Ultrasonic Horns and Boosters Information
Ultrasonic horns and ultrasonic boosters are used with ultrasonic transducers and converters. Boosters or velocity transformers amplify ultrasonic vibrations. Ultrasonic horns, sontrodes, anvils, blades or probes contact and transmit ultrasonic vibration. Ultrasonic tools or tooling such as ultrasonic resonators, ultrasonic anvils, ultrasonic blades, ultrasonic knifes, ultrasonic tips, ultrasonic concentrators, ultrasonic amplifiers, or ultrasonic boosters alter, couple, or transfer the signals produced by ultrasonic transducers or ultrasonic converters to the workpiece or liquid. Ultrasonic boosters, amplifiers, concentrators, or velocity transformers increase the amplitude of the ultrasonic vibrations emitted by the ultrasonic converter or transducer, and then transmit these amplified vibrations to the horn or resonator.
Horns, anvils, blade, resonators and tips contact the parts or fluid being processed. The horns or sonotrode are attached to the boosters, which are then attached to the transducer or converter. The horn-booster-converter forms an ultrasonic head or stack. Some stacks can consist of several daughter horns or sonotrodes mounted on a mother booster. The ultrasonic booster adjusts the vibrational output from the transducer and transfers the ultrasonic energy to the horn. The booster also generally provides a method for mounting the ultrasonic stack to a support structure. The ultrasonic horn then contacts and delivers power to the load. The horn's shape depends on the shape of the load and the required gain.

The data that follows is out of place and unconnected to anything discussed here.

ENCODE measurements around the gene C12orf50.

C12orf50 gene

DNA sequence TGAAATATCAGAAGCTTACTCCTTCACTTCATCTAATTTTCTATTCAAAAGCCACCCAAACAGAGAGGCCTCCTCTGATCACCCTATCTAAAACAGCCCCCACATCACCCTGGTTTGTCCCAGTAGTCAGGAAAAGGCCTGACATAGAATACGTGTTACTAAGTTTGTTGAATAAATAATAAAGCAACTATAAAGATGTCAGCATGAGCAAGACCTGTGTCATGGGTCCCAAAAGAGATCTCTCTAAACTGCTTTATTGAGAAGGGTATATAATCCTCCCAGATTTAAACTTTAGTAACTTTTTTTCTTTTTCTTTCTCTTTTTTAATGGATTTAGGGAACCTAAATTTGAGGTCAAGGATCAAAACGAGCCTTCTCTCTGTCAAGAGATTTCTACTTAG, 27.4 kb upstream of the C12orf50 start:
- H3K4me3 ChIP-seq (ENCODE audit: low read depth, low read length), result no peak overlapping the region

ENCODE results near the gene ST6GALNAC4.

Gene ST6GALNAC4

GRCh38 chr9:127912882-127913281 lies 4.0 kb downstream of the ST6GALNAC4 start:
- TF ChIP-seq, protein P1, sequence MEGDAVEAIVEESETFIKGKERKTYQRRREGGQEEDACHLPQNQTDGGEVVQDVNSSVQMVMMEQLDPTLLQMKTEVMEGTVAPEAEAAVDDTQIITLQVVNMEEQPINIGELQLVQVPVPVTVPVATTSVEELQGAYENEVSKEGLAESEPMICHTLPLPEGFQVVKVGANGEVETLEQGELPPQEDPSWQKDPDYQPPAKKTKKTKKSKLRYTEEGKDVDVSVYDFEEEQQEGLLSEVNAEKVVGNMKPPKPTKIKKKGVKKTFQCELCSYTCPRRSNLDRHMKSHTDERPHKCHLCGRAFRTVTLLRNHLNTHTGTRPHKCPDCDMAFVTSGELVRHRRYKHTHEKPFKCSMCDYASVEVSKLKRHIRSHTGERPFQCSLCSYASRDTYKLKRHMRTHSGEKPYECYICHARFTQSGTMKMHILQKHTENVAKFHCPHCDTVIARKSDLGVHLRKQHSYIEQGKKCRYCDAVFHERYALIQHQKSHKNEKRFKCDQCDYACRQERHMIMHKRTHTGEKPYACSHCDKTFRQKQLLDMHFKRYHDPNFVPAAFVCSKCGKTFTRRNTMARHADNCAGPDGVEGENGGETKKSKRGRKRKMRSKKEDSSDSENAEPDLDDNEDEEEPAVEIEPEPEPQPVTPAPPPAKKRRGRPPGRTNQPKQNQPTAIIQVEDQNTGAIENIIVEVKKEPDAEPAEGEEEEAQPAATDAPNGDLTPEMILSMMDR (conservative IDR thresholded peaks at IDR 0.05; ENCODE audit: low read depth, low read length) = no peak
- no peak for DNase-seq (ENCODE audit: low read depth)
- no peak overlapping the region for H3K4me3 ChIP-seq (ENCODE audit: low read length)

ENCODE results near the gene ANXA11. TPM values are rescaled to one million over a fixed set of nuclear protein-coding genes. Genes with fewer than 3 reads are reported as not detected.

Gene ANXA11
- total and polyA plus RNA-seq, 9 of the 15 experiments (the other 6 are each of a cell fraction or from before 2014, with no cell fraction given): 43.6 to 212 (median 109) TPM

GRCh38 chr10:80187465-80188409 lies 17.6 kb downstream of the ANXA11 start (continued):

Styles of Ultrasonic Horns
Different styles of ultrasonic horns include bell-shaped, bar, catenoidal cutting horns, composite ultrasonic horns, exponential horns, inserting horns, round ultrasonic horns, and tuned bolt style. Other, unlisted styles of ultrasonic horns may also be available.
Horns are typically made of titanium, aluminum, and steel. Coating options are commonly available for ultrasonic horns as well; typical offerings include chrome plating, anodized coatings, and carbide spray. Other coating options may also be available for ultrasonic horns.
Applications for ultrasonic horns and boosters include abrasive machining, atomizing, bonding, cleaning, crystallization, cutting, defoaming, die bonding, fluid processing, homogenization, joining, mixing, packaging sealing, plastic welding, riveting, sealing, seaming, spot welding, surface treatment, wire bonding, non-destructive testing, and more